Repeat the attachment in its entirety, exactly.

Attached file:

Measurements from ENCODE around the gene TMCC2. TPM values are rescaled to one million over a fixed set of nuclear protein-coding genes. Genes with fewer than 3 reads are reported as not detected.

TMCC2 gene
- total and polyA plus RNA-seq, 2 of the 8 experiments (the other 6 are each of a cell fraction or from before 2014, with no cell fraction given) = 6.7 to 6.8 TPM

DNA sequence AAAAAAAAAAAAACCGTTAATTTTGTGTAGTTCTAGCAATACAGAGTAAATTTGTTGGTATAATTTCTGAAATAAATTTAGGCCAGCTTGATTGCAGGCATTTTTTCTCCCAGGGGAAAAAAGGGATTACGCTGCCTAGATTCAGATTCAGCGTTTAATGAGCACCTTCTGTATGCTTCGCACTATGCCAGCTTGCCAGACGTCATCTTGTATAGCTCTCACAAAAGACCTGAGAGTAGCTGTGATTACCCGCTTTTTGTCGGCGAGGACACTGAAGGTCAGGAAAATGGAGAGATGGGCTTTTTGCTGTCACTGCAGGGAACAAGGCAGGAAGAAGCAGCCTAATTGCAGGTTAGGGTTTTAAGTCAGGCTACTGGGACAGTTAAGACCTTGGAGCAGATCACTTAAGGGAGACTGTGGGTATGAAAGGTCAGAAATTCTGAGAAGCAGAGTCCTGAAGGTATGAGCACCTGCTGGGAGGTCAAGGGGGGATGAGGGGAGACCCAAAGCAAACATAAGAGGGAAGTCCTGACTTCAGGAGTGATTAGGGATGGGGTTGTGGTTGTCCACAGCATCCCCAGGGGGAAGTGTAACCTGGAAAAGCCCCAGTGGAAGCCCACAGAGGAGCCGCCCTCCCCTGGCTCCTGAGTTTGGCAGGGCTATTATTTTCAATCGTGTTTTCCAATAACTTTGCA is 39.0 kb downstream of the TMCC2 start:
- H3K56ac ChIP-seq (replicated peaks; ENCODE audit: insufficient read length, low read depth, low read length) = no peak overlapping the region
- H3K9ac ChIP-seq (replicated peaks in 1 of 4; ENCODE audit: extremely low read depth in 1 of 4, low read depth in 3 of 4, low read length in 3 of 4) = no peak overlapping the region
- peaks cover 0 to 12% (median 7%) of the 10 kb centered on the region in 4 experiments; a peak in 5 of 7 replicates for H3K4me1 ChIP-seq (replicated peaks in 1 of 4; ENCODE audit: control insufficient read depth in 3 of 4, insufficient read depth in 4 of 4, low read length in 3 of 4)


Measurements from ENCODE around the gene TMCC2. TPM values are rescaled to one million over a fixed set of nuclear protein-coding genes. Genes with fewer than 3 reads are reported as not detected.

TMCC2 gene
- total and polyA plus RNA-seq, 2 of the 8 experiments (the other 6 are each of a cell fraction or from before 2014, with no cell fraction given) = 6.7 to 6.8 TPM

DNA sequence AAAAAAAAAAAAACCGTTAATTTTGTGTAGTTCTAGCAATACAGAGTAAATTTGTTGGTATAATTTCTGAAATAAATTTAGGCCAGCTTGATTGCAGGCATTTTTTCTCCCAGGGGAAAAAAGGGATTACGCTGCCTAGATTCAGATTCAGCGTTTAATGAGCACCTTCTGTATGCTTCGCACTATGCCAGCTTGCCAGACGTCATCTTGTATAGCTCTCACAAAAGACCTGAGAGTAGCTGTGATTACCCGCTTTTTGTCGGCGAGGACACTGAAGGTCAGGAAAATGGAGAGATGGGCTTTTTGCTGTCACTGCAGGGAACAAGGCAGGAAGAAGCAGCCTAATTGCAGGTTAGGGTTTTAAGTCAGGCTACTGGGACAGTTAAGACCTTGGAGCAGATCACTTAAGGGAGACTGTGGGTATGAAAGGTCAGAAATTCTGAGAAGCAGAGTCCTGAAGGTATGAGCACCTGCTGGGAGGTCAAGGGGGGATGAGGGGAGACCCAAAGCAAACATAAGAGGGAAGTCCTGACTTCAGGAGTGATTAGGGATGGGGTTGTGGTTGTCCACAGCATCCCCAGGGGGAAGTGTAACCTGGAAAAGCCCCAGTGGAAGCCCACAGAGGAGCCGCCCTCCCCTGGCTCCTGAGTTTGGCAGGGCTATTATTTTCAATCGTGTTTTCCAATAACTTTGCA is 39.0 kb downstream of the TMCC2 start:
- H3K56ac ChIP-seq (replicated peaks; ENCODE audit: insufficient read length, low read depth, low read length) = no peak overlapping the region
- H3K9ac ChIP-seq (replicated peaks in 1 of 4; ENCODE audit: extremely low read depth in 1 of 4, low read depth in 3 of 4, low read length in 3 of 4) = no peak overlapping the region
- peaks cover 0 to 12% (median 7%) of the 10 kb centered on the region in 4 experiments; a peak in 5 of 7 replicates for H3K4me1 ChIP-seq (replicated peaks in 1 of 4; ENCODE audit: control insufficient read depth in 3 of 4, insufficient read depth in 4 of 4, low read length in 3 of 4)